(k) a fourth compressor web, coupled to the side of the bag on which the fourth cuff is attached and overlying the fourth cuff, wherein to selectively attach the relatively narrow elongate article to the pack:

(i) one of the first and the second cuffs is looped around the relatively narrow elongate article;

(ii) a corresponding one of said first and second compressor webs is also looped around the relatively narrow elongate article, and passed through the slot in the corresponding cuff;

(iii) said first compressor web is releasably coupled under tension to said second compressor web, to apply a compressive force to said one of the first and second cuffs;

(iv) one of the third and the fourth cuffs is looped around the relatively narrow elongate article;

(v) a corresponding one of said third and fourth compressor webs is also looped around the relatively narrow elongate article, and passed through the slot in the corresponding cuff; and

(vi) said third compressor web is releasably coupled under tension to said fourth compressor web, to apply a compressive force to said one of the third and fourth cuffs;

(l) and wherein to selectively attach the relatively wider article to the pack, the first and second cuffs and the third and fourth cuffs overlie the relatively wider article, and the first and second, and the third and fourth compressor webs are respectively coupled together under tension, to apply a compressive force to the third and fourth cuffs.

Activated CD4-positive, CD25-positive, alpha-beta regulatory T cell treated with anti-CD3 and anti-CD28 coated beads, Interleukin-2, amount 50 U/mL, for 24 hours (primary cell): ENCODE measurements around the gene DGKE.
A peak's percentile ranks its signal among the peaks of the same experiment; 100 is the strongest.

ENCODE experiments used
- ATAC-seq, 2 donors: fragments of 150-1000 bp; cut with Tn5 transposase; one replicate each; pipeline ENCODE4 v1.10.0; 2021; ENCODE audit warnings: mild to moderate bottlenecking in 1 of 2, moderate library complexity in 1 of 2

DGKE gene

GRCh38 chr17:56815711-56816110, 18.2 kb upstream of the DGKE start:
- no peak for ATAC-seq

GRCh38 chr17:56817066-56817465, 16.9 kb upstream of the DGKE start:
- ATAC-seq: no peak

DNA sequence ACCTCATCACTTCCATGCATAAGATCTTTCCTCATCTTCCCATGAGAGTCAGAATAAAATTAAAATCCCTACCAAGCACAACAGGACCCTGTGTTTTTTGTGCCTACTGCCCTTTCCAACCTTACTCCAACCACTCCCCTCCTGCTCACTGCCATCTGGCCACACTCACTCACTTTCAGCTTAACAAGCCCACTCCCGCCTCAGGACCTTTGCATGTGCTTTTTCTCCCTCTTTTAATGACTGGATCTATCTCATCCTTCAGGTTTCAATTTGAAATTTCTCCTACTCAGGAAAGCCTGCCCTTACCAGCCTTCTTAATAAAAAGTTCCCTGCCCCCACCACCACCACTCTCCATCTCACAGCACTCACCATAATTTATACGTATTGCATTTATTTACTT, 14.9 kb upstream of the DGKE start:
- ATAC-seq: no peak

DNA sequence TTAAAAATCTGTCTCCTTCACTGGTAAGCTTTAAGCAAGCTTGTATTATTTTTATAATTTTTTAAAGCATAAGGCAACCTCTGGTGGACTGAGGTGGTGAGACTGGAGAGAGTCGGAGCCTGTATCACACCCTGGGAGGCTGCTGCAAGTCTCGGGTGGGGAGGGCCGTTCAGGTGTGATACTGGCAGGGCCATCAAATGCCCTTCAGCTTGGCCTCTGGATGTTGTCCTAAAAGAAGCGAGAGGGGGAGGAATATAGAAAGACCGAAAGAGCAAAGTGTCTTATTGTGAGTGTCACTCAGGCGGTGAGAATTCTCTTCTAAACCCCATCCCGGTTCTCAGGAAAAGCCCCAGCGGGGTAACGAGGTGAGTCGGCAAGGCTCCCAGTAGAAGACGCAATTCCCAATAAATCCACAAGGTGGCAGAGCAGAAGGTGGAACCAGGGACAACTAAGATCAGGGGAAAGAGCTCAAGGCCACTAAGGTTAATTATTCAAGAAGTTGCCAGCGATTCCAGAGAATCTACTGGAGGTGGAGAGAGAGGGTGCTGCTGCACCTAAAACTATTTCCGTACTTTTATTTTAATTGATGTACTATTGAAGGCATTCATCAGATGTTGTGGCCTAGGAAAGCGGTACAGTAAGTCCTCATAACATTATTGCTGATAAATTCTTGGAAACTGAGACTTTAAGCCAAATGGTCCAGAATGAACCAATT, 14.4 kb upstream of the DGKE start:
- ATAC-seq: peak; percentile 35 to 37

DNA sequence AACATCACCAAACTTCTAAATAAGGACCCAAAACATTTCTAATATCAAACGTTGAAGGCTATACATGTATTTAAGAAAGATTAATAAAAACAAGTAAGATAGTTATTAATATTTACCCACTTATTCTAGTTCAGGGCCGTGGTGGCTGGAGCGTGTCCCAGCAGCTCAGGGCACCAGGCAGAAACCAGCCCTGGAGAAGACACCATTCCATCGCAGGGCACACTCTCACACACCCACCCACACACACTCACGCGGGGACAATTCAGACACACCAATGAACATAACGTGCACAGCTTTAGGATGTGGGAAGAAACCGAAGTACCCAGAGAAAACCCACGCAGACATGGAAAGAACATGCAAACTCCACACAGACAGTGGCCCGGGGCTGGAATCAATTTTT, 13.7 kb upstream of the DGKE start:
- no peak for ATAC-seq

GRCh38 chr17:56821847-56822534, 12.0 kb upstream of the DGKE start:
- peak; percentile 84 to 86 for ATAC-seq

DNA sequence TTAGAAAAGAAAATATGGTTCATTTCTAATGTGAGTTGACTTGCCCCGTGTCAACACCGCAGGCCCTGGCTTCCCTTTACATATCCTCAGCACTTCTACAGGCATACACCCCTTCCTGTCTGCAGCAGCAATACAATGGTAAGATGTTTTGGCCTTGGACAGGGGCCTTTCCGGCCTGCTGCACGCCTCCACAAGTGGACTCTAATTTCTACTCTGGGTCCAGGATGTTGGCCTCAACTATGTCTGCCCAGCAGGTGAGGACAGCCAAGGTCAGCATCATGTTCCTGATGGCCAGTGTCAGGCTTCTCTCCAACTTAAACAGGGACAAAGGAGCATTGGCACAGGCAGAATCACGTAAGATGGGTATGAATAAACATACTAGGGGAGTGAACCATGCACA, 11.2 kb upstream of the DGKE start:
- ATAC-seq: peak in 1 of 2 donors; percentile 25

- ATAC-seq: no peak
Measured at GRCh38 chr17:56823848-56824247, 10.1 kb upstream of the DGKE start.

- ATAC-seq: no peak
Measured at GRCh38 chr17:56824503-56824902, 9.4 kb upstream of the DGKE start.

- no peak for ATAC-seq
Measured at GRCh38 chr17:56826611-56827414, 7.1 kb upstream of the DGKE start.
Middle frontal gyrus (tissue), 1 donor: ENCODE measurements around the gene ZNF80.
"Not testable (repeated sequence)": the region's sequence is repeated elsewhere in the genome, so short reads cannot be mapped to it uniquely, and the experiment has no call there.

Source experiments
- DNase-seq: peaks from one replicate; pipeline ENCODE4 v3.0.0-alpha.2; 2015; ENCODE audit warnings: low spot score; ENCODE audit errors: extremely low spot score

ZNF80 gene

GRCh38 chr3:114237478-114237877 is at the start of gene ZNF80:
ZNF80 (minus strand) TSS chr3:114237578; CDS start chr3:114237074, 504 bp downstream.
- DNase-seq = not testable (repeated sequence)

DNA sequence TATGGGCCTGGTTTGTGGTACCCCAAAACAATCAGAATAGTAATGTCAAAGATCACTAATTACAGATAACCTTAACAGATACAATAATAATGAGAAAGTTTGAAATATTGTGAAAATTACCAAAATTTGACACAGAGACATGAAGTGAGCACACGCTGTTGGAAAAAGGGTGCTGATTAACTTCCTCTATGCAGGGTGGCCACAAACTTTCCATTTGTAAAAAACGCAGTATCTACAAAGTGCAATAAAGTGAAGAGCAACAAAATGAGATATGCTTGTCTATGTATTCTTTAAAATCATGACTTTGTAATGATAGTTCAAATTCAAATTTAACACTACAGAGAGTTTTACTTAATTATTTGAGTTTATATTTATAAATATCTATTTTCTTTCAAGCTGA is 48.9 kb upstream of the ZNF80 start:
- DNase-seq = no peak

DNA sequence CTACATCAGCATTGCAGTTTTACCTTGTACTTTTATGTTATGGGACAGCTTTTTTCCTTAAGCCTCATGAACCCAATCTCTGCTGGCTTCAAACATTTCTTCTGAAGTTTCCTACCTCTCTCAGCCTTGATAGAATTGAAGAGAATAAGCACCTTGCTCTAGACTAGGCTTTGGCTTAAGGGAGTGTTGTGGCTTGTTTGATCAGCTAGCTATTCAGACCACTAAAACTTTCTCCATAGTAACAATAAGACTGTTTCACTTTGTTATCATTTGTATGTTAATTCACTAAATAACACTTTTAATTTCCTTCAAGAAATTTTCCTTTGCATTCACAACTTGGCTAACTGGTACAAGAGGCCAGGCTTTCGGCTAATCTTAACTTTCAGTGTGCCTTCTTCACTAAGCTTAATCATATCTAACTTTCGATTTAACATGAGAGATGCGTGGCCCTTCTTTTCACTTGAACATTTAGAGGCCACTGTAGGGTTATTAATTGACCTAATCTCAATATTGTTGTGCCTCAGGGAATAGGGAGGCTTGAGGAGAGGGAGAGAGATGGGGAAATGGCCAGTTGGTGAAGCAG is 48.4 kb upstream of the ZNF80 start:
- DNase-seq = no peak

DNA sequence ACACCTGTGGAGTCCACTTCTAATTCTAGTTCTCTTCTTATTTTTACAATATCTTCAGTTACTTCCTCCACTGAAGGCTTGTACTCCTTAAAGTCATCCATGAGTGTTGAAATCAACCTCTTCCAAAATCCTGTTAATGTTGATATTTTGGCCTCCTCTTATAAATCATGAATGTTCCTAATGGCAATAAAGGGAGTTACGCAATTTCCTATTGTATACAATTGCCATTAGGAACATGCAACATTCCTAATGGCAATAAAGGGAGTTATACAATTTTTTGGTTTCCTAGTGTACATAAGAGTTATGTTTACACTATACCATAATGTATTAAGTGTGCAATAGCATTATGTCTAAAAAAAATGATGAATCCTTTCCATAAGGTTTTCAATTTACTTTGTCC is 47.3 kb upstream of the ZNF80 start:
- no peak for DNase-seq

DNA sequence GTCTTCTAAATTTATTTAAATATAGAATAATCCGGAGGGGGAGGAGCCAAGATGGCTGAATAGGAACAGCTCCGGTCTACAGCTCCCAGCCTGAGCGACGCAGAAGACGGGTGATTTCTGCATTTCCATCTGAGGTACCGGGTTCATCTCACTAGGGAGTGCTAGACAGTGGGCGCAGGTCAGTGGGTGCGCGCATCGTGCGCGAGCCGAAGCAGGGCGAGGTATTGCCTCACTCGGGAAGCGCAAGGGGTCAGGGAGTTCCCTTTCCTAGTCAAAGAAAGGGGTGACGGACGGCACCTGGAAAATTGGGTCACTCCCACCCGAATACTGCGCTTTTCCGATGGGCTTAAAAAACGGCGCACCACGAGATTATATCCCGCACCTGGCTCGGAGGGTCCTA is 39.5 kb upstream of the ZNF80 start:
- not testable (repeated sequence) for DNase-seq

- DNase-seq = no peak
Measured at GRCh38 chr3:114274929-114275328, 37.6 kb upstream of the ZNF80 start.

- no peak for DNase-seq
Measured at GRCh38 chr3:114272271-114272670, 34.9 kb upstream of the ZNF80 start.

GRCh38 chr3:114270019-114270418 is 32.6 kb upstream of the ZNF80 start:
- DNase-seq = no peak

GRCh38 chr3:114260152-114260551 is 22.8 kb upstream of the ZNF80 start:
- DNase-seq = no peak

26. The pack of claim 25, wherein the first and second compressor webs are releasably coupled together with a connector that enables the tension in the first and second compressor webs to be adjusted, and the third and fourth compressor webs are releasably coupled together with a connector that enables the tension in the third and fourth compressor webs to be adjusted.

27. The pack of claim 25, wherein the first, second, third, and fourth cuffs are tapered from a relatively wider end that is attached to the sides of the bag, to a relatively narrow free end.

Description:

FIELD OF THE INVENTION

The present invention generally relates to back pack apparatus for carrying articles, and more specifically, to a back pack that includes webbing to secure a snowboard, skis, or other equipment to be carried by a person.

BACKGROUND OF THE INVENTION

Wilderness travel on foot may require that a person cover both bare ground and snow-covered terrain. Over snow, a person will typically want to use either skis, a snowboard, or showshoes. However, such implements must be carried when not traveling on snow. Back country skiers/snowboarders also may at times need to pack into a site over bare terrain on which skis or a snowboard are not usable, but then will want to ski or snowboard down slopes that are covered with snow. Also, it is sometimes necessary to use snowshoes to climb up a slope and then switch to skis or a snowboard to ski down the slope. However, the skis or snowboard must be carried while on snowshoes or afoot, and the snowshoes must be carried when on the skis or snowboard.